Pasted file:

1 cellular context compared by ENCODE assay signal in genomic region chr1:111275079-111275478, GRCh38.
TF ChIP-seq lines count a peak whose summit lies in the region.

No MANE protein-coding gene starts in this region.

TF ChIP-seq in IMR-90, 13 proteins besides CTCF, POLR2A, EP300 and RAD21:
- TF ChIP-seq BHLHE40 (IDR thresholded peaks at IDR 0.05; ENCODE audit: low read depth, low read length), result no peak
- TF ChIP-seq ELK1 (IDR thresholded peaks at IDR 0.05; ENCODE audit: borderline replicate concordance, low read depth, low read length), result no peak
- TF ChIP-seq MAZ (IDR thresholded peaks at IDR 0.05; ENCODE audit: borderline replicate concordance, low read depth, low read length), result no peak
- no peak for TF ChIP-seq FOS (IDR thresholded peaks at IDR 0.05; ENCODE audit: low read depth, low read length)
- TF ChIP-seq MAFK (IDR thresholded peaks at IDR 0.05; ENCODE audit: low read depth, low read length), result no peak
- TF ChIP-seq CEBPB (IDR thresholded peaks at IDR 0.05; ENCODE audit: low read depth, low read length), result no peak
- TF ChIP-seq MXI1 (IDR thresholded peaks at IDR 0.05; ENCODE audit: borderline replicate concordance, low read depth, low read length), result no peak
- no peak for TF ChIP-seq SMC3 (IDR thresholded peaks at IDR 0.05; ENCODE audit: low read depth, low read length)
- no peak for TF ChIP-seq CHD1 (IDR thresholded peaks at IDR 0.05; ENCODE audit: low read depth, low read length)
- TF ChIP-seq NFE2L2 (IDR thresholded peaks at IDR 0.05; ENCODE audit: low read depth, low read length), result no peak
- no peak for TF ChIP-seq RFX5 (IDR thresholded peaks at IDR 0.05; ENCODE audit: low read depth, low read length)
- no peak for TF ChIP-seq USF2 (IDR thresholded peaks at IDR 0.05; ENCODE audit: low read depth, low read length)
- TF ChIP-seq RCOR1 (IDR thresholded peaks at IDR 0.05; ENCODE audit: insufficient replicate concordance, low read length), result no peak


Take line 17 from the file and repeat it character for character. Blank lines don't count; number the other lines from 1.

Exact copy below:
- TF ChIP-seq RCOR1 (IDR thresholded peaks at IDR 0.05; ENCODE audit: insufficient replicate concordance, low read length), result no peak